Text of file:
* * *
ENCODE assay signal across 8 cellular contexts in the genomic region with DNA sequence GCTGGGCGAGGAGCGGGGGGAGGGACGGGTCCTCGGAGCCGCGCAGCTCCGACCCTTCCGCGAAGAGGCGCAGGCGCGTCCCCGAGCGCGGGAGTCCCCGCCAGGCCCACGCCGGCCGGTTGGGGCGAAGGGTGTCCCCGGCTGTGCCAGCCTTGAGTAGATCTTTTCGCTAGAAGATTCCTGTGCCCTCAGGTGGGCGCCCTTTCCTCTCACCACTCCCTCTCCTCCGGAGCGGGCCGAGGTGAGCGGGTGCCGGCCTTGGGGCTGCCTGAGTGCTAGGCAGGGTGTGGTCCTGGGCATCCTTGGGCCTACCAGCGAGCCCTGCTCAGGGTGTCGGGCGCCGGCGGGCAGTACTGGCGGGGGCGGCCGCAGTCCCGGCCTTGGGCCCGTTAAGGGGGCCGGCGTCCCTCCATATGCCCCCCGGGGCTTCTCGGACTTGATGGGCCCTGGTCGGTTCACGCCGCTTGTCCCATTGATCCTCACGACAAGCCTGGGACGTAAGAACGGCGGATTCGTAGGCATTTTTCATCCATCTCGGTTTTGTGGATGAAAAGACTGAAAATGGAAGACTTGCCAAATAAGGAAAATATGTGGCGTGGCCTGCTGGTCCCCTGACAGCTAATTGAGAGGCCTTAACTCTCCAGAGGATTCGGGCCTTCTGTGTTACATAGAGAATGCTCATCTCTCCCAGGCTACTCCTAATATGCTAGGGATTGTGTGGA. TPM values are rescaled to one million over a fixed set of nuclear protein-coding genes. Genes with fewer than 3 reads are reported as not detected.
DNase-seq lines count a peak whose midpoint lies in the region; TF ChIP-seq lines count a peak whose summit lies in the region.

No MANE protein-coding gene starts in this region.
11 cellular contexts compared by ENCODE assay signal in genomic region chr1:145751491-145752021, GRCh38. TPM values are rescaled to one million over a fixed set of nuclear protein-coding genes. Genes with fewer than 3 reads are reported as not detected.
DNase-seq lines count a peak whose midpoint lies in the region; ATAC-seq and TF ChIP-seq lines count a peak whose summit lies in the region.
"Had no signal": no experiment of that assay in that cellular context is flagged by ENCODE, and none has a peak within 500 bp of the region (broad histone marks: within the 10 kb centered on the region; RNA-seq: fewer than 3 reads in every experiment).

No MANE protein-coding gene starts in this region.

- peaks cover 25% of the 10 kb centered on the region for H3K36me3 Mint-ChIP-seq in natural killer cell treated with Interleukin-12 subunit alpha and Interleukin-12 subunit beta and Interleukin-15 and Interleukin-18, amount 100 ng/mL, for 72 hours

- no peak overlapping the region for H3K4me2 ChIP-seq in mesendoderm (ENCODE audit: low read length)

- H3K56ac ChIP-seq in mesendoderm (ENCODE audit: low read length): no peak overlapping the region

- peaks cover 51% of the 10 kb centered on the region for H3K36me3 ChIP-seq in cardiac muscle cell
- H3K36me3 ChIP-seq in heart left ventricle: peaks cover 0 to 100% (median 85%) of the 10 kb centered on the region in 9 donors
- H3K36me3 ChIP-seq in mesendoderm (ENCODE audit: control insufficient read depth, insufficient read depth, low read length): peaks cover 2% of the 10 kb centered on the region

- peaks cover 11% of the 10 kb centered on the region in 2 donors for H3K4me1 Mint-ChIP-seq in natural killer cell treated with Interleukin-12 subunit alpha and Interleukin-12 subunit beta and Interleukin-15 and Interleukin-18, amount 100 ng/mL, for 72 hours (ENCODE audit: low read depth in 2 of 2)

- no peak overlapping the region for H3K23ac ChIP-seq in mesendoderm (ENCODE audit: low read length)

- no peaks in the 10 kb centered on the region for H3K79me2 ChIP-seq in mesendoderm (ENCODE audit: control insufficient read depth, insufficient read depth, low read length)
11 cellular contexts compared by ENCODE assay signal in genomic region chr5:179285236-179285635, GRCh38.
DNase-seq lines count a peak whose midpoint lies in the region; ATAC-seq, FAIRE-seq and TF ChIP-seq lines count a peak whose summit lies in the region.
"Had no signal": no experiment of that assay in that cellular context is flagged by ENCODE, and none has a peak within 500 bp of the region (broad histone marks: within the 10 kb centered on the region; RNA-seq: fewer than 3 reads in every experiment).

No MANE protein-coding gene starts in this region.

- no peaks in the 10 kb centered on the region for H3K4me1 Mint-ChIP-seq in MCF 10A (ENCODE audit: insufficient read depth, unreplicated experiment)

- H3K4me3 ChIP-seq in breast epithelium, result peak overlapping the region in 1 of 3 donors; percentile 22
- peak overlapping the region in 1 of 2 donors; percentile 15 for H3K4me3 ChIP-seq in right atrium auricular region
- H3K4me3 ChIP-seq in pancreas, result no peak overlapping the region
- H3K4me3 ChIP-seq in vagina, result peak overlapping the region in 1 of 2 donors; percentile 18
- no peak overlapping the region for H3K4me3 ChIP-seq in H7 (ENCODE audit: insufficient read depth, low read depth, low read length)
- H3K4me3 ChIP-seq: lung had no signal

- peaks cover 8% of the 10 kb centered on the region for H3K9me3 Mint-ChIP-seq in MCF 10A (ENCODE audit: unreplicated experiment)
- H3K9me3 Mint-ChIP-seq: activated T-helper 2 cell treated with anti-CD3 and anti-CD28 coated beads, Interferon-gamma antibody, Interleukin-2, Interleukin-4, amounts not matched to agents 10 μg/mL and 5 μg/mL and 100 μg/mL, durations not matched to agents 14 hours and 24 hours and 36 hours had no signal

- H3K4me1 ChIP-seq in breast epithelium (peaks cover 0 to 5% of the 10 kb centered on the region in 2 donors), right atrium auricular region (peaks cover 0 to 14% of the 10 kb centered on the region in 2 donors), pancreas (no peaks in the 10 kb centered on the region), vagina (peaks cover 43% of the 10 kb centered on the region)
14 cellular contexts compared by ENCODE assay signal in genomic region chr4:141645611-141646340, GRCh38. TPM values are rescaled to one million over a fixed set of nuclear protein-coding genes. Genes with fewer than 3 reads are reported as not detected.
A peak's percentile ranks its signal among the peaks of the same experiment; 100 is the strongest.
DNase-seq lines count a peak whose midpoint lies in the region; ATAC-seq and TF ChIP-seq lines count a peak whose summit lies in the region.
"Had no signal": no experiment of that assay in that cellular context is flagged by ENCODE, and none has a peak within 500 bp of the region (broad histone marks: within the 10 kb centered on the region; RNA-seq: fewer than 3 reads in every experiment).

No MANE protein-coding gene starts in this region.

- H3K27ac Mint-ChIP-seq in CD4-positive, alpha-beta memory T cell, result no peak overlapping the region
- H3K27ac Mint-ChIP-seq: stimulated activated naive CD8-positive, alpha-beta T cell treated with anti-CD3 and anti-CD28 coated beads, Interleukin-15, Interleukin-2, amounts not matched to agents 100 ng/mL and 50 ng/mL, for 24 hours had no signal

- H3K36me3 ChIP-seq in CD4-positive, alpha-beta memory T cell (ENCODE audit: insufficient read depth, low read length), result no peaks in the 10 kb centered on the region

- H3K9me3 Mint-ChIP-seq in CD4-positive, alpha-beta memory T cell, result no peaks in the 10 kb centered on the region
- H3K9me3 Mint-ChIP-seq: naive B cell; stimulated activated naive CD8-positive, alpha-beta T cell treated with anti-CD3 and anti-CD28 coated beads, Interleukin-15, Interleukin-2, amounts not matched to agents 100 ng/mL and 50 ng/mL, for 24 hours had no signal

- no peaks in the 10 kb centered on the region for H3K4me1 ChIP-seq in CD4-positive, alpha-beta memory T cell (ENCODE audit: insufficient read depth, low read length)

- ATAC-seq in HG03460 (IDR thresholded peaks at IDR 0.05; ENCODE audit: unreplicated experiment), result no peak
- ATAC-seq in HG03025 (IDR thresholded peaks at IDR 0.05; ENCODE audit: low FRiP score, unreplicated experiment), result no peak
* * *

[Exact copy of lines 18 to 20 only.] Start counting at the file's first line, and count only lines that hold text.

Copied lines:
DNase-seq lines count a peak whose midpoint lies in the region; ATAC-seq, FAIRE-seq and TF ChIP-seq lines count a peak whose summit lies in the region.
"Had no signal": no experiment of that assay in that cellular context is flagged by ENCODE, and none has a peak within 500 bp of the region (broad histone marks: within the 10 kb centered on the region; RNA-seq: fewer than 3 reads in every experiment).

No MANE protein-coding gene starts in this region.